The term default refers to the failure to meet an obligation on a loan or futures contract. Default occurs when a debtor fails to repay the interest and / or principal owed a lender.
Default is said to occur on a bond when the issuer of the security fails to make either an interest or principal payment within a specified timeframe. This normally occurs when the debtor does not have the cash necessary to pay the holders of the bond. Companies or government agencies that issue bonds are extremely reluctant to default on this obligation since it will limit their ability to secure financing in the future.
A country or government agency may be forced to default on a loan if their tax revenues are not sufficient to service their debt. In the same manner, a corporation experiencing declining profits may also fail to have sufficient cash on hand to repay lenders. At the extreme, a company may file for bankruptcy, which means it intends to go into default on all of its outstanding loans.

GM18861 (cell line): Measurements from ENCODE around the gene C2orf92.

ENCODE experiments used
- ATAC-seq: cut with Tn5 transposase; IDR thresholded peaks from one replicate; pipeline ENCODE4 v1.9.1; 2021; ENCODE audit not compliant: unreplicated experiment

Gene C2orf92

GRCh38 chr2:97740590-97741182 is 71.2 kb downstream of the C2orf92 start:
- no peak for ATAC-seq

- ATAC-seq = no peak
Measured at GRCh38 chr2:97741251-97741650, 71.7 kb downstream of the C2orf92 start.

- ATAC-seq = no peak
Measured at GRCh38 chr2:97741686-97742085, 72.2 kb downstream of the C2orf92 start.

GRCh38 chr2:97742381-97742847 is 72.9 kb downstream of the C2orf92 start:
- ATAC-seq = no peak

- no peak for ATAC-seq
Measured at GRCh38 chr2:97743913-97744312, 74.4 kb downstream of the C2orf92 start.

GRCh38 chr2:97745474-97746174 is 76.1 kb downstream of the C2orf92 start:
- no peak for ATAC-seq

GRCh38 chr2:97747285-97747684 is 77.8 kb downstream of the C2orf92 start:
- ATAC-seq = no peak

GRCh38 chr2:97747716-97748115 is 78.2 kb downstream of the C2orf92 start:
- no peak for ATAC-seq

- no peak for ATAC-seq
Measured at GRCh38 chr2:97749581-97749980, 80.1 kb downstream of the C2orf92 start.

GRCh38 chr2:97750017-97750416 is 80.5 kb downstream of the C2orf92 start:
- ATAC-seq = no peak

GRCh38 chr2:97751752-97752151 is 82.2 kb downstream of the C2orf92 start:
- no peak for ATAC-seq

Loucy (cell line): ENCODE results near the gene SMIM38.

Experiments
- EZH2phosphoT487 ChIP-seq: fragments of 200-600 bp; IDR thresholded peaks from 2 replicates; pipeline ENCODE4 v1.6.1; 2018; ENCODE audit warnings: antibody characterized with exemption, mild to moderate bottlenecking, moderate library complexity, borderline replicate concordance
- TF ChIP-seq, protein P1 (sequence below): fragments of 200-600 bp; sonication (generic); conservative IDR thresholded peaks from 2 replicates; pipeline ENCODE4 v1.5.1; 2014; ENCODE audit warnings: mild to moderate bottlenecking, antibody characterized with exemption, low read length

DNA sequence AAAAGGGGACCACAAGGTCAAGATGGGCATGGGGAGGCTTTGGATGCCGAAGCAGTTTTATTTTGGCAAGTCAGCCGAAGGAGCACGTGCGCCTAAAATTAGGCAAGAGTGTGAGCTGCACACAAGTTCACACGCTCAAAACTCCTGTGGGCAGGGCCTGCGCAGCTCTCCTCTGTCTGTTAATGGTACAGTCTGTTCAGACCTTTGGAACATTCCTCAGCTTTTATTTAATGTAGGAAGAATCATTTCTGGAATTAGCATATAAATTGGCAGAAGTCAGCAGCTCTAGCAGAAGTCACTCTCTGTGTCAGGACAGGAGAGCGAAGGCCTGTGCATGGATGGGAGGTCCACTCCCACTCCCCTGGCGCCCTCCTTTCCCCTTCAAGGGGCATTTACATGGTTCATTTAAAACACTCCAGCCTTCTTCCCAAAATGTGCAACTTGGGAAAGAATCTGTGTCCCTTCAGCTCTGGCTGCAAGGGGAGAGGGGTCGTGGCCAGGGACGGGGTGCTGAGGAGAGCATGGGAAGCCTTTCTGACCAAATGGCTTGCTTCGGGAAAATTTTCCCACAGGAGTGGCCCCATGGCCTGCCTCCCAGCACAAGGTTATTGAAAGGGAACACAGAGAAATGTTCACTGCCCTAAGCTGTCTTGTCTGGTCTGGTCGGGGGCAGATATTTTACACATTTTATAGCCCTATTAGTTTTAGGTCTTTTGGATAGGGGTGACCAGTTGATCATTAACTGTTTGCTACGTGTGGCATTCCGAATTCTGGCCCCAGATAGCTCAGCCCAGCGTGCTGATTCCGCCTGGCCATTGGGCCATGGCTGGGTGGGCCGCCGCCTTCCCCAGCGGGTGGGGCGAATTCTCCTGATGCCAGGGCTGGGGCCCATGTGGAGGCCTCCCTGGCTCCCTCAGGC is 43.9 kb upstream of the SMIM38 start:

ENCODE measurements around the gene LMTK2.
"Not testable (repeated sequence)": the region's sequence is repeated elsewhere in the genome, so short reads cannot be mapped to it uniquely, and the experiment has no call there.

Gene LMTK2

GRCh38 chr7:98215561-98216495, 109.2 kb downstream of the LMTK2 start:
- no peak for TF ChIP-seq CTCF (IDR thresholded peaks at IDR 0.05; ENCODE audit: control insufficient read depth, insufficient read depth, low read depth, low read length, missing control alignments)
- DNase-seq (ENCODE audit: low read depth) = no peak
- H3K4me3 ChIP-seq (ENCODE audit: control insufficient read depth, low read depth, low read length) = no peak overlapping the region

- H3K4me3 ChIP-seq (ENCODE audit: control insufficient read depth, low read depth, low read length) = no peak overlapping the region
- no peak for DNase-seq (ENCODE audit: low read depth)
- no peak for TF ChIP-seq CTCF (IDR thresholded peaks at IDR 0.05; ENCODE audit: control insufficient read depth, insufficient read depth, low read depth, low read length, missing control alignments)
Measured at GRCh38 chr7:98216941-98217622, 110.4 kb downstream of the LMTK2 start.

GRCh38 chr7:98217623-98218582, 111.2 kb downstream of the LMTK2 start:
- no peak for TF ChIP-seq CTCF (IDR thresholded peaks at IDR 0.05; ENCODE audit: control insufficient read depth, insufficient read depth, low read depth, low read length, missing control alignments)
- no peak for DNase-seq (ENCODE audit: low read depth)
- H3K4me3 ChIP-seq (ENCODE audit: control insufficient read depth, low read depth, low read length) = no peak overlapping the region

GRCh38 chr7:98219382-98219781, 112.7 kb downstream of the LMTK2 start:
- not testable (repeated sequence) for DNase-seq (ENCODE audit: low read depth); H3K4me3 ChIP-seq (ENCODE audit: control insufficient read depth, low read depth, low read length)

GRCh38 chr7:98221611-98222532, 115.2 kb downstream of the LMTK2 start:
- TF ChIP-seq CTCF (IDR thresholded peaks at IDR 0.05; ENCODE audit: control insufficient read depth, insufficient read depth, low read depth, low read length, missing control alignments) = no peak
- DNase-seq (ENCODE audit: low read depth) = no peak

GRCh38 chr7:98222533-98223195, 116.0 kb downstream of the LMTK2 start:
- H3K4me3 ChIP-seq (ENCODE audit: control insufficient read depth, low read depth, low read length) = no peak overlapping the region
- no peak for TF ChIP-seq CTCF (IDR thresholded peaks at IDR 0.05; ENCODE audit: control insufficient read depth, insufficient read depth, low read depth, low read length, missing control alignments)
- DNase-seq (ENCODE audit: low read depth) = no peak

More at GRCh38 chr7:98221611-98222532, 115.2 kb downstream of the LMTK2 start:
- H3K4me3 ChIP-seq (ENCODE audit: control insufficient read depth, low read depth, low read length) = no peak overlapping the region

Bond ratings allow investors to understand the risk of default on a bond. For example, "AAA" bonds are considered very secure with a very low probability of default, while junk bonds carry a rating of "D" are not considered investment quality and carry a high risk of default.
In the context of futures contracts, default occurs when one of the parties to the agreement does not fulfill one of their obligations under the contract.